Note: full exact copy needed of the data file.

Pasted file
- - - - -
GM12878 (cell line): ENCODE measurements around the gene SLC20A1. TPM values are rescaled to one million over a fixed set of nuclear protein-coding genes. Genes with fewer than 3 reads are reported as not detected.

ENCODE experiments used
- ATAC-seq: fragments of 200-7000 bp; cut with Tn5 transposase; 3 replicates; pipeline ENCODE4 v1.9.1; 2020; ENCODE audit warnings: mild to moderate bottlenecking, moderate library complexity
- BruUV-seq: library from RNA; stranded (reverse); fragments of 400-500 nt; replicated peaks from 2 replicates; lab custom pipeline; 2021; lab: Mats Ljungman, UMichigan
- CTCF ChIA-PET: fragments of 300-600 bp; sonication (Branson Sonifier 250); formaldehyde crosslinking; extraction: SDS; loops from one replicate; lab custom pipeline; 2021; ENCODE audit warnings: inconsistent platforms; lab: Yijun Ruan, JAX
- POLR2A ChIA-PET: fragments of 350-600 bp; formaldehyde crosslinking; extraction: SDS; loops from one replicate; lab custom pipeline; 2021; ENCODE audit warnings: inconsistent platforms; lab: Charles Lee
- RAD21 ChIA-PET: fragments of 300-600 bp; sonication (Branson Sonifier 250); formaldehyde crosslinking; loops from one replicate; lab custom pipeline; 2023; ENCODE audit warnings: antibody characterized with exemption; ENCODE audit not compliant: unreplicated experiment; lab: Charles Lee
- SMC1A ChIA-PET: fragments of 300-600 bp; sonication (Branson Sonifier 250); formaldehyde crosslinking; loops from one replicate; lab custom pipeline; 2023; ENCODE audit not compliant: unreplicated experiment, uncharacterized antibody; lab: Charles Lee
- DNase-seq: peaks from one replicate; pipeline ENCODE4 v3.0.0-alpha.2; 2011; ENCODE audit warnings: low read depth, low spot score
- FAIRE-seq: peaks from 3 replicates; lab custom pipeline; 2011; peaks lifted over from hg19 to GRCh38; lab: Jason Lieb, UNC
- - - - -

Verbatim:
GM12878 (cell line): ENCODE measurements around the gene SLC20A1. TPM values are rescaled to one million over a fixed set of nuclear protein-coding genes. Genes with fewer than 3 reads are reported as not detected.

ENCODE experiments used
- ATAC-seq: fragments of 200-7000 bp; cut with Tn5 transposase; 3 replicates; pipeline ENCODE4 v1.9.1; 2020; ENCODE audit warnings: mild to moderate bottlenecking, moderate library complexity
- BruUV-seq: library from RNA; stranded (reverse); fragments of 400-500 nt; replicated peaks from 2 replicates; lab custom pipeline; 2021; lab: Mats Ljungman, UMichigan
- CTCF ChIA-PET: fragments of 300-600 bp; sonication (Branson Sonifier 250); formaldehyde crosslinking; extraction: SDS; loops from one replicate; lab custom pipeline; 2021; ENCODE audit warnings: inconsistent platforms; lab: Yijun Ruan, JAX
- POLR2A ChIA-PET: fragments of 350-600 bp; formaldehyde crosslinking; extraction: SDS; loops from one replicate; lab custom pipeline; 2021; ENCODE audit warnings: inconsistent platforms; lab: Charles Lee
- RAD21 ChIA-PET: fragments of 300-600 bp; sonication (Branson Sonifier 250); formaldehyde crosslinking; loops from one replicate; lab custom pipeline; 2023; ENCODE audit warnings: antibody characterized with exemption; ENCODE audit not compliant: unreplicated experiment; lab: Charles Lee
- SMC1A ChIA-PET: fragments of 300-600 bp; sonication (Branson Sonifier 250); formaldehyde crosslinking; loops from one replicate; lab custom pipeline; 2023; ENCODE audit not compliant: unreplicated experiment, uncharacterized antibody; lab: Charles Lee
- DNase-seq: peaks from one replicate; pipeline ENCODE4 v3.0.0-alpha.2; 2011; ENCODE audit warnings: low read depth, low spot score
- FAIRE-seq: peaks from 3 replicates; lab custom pipeline; 2011; peaks lifted over from hg19 to GRCh38; lab: Jason Lieb, UNC